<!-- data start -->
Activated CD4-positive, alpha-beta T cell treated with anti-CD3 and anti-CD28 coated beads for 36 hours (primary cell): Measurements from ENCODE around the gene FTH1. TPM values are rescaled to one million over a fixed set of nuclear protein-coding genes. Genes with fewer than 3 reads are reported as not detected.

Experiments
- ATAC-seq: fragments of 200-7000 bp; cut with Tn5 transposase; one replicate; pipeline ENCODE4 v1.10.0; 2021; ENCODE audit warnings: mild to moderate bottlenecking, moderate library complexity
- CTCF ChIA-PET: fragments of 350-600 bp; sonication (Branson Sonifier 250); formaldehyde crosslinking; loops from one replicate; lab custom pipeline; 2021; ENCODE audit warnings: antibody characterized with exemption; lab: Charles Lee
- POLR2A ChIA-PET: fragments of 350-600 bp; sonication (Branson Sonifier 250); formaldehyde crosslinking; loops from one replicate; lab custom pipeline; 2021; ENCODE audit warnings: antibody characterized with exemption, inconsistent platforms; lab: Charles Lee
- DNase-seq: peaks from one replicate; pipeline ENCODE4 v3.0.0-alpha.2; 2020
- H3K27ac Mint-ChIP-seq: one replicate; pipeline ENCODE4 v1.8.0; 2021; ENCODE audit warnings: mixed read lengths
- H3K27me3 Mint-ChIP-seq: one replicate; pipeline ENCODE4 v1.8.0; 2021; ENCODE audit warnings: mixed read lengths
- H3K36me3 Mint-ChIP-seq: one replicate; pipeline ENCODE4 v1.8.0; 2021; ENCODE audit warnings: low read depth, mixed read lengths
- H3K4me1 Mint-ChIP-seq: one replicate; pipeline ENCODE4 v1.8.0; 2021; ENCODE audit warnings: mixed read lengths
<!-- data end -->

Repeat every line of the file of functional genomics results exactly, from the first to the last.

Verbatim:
Activated CD4-positive, alpha-beta T cell treated with anti-CD3 and anti-CD28 coated beads for 36 hours (primary cell): Measurements from ENCODE around the gene FTH1. TPM values are rescaled to one million over a fixed set of nuclear protein-coding genes. Genes with fewer than 3 reads are reported as not detected.

Experiments
- ATAC-seq: fragments of 200-7000 bp; cut with Tn5 transposase; one replicate; pipeline ENCODE4 v1.10.0; 2021; ENCODE audit warnings: mild to moderate bottlenecking, moderate library complexity
- CTCF ChIA-PET: fragments of 350-600 bp; sonication (Branson Sonifier 250); formaldehyde crosslinking; loops from one replicate; lab custom pipeline; 2021; ENCODE audit warnings: antibody characterized with exemption; lab: Charles Lee
- POLR2A ChIA-PET: fragments of 350-600 bp; sonication (Branson Sonifier 250); formaldehyde crosslinking; loops from one replicate; lab custom pipeline; 2021; ENCODE audit warnings: antibody characterized with exemption, inconsistent platforms; lab: Charles Lee
- DNase-seq: peaks from one replicate; pipeline ENCODE4 v3.0.0-alpha.2; 2020
- H3K27ac Mint-ChIP-seq: one replicate; pipeline ENCODE4 v1.8.0; 2021; ENCODE audit warnings: mixed read lengths
- H3K27me3 Mint-ChIP-seq: one replicate; pipeline ENCODE4 v1.8.0; 2021; ENCODE audit warnings: mixed read lengths
- H3K36me3 Mint-ChIP-seq: one replicate; pipeline ENCODE4 v1.8.0; 2021; ENCODE audit warnings: low read depth, mixed read lengths
- H3K4me1 Mint-ChIP-seq: one replicate; pipeline ENCODE4 v1.8.0; 2021; ENCODE audit warnings: mixed read lengths